On whether he is concerned that the new variants could harm the sector’s figures, Escarrer acknowledges that “What worries me is the health and the personnel of the company, but the other occupies me a lot of time. We come from a tsunami that has weighed on the tourism sector and there is too much scaremongering. We have to learn to live with the virus, taking all kinds of precautions, but we have to start leading a certain normal life. Scaremongering is not good, the closing of borders is not good – we must take precautions, PCR, Covid Passport, mask … – but for the good of the economy, society and employment we have to learn to live with the virus ”.
This expert highlights the need for national or supranational regulation that creates valid and common rules of the game for all. “I think that a pandemic law would help clarify the situation, especially in Spain where each Autonomous Community has certain measures, because in the last year our reservation center has been an information center to know what restrictions users had when traveling to other communities ”. There has been a lack of coordination and lack of knowledge that has made tourism the one that has suffered the most because people have opted for the position of not traveling until the pandemic passes. And that has a devastating effect on the economy, because 13% of GDP and 14% of employment is linked to the tourism sector ”.
“The great challenge we have is to ensure that the tourism sector is competitive in the next 20 years.”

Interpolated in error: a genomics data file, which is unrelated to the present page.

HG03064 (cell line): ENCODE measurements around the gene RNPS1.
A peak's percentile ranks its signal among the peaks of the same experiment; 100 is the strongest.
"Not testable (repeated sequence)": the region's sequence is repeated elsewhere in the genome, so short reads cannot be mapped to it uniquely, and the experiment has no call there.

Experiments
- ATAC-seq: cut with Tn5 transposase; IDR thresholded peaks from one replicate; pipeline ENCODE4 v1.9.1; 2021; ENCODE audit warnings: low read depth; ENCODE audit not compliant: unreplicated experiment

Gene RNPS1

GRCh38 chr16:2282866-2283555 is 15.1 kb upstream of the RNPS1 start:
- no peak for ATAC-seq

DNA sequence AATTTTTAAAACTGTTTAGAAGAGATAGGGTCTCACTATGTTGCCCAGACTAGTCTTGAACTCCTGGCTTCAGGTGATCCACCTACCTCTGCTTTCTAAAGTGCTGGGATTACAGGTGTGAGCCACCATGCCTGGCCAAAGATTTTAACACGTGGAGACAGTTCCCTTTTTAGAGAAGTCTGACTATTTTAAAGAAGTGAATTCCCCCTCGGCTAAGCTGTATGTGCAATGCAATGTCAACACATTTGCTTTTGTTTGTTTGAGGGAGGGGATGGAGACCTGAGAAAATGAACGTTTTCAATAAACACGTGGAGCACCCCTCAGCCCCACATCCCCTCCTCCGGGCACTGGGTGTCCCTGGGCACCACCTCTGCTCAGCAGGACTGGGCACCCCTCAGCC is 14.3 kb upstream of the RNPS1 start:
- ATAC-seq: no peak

Regarding the lower dependence on foreign tourists, this expert does not believe that it is good because it is what has allowed that in previous crises it has been the sector that has left before and in 2019 the sector that grew the most above the national GDP was tourism, especially due to its dependence on international markets. It is clear that in 2021 the national market has saved us but we have an extremely competitive market that in recent years (except in 2020-2021) has grown above GDP and created more jobs than any other sector. “The important thing is that, due to a conjunctural issue such as covid, we provide the necessary medicine for that patient to recover and take advantage of next generation funds to ensure that he continues to be competitive in the next 20 years.”
What has not changed is the desire to travel and that is extremely positive but habits have changed. The client wants above all security, flexibility in reservations, sensitivity to the environment … In this scenario, “Those companies that have been fairer with their shareholders, starting with their employees, customers, shareholders, suppliers … are those that will be more strengthened because in general, shareholders have the sensitivity to prioritize those companies that have valued the stakeholder ”.
If you want to know what the trips of the future will be like or how an issue such as the aging of the population will affect the tourism sector, see the full interview.